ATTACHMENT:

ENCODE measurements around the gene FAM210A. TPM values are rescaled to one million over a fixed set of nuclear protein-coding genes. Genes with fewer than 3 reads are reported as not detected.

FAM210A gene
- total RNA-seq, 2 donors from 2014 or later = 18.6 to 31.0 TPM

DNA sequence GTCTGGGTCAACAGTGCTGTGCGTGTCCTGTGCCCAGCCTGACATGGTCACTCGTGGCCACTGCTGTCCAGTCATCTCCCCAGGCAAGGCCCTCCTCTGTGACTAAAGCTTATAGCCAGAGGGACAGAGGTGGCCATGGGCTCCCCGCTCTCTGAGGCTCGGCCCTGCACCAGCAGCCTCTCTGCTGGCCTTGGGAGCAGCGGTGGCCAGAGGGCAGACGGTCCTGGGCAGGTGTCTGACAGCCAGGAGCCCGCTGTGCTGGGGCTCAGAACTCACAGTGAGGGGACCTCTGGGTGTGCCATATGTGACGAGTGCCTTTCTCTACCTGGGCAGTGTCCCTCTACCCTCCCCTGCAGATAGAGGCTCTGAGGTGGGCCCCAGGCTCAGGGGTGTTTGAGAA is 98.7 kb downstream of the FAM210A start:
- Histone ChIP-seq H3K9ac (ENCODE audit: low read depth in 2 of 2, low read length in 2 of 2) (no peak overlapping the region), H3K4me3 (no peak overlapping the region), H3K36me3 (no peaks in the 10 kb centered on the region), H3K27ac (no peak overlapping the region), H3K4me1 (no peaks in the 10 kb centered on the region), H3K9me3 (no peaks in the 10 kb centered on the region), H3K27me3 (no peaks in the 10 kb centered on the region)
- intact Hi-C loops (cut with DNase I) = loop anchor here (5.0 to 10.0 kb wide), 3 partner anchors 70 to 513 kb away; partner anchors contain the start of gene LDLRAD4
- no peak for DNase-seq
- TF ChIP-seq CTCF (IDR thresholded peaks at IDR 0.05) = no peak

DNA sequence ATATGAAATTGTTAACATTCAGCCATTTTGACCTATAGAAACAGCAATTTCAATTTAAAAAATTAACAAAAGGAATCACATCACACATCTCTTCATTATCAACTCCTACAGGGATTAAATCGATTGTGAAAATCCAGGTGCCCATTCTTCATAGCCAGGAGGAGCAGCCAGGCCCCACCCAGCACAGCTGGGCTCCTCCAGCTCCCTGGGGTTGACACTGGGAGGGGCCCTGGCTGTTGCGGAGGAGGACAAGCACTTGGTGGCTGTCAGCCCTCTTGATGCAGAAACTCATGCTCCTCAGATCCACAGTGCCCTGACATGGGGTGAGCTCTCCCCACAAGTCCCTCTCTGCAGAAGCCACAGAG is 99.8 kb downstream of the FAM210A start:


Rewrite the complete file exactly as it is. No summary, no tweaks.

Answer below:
ENCODE measurements around the gene FAM210A. TPM values are rescaled to one million over a fixed set of nuclear protein-coding genes. Genes with fewer than 3 reads are reported as not detected.

FAM210A gene
- total RNA-seq, 2 donors from 2014 or later = 18.6 to 31.0 TPM

DNA sequence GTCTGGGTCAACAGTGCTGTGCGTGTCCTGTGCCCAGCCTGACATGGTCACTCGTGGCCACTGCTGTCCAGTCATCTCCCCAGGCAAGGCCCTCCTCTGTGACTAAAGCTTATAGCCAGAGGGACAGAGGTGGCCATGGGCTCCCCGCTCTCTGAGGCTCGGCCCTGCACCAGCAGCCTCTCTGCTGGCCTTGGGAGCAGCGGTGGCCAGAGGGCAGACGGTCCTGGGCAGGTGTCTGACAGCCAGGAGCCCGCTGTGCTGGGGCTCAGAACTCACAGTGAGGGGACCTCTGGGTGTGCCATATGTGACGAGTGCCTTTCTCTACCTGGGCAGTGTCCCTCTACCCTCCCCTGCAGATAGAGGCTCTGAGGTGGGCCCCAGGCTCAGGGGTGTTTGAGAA is 98.7 kb downstream of the FAM210A start:
- Histone ChIP-seq H3K9ac (ENCODE audit: low read depth in 2 of 2, low read length in 2 of 2) (no peak overlapping the region), H3K4me3 (no peak overlapping the region), H3K36me3 (no peaks in the 10 kb centered on the region), H3K27ac (no peak overlapping the region), H3K4me1 (no peaks in the 10 kb centered on the region), H3K9me3 (no peaks in the 10 kb centered on the region), H3K27me3 (no peaks in the 10 kb centered on the region)
- intact Hi-C loops (cut with DNase I) = loop anchor here (5.0 to 10.0 kb wide), 3 partner anchors 70 to 513 kb away; partner anchors contain the start of gene LDLRAD4
- no peak for DNase-seq
- TF ChIP-seq CTCF (IDR thresholded peaks at IDR 0.05) = no peak

DNA sequence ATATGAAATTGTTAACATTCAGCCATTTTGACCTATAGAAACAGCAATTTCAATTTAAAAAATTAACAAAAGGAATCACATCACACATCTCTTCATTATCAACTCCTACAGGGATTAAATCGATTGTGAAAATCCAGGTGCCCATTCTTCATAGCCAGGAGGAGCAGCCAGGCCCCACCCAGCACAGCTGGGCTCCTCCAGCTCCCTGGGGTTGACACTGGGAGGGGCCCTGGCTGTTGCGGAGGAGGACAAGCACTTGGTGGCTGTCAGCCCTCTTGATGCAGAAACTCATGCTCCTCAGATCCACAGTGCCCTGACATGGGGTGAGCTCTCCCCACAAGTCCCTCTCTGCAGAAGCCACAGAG is 99.8 kb downstream of the FAM210A start: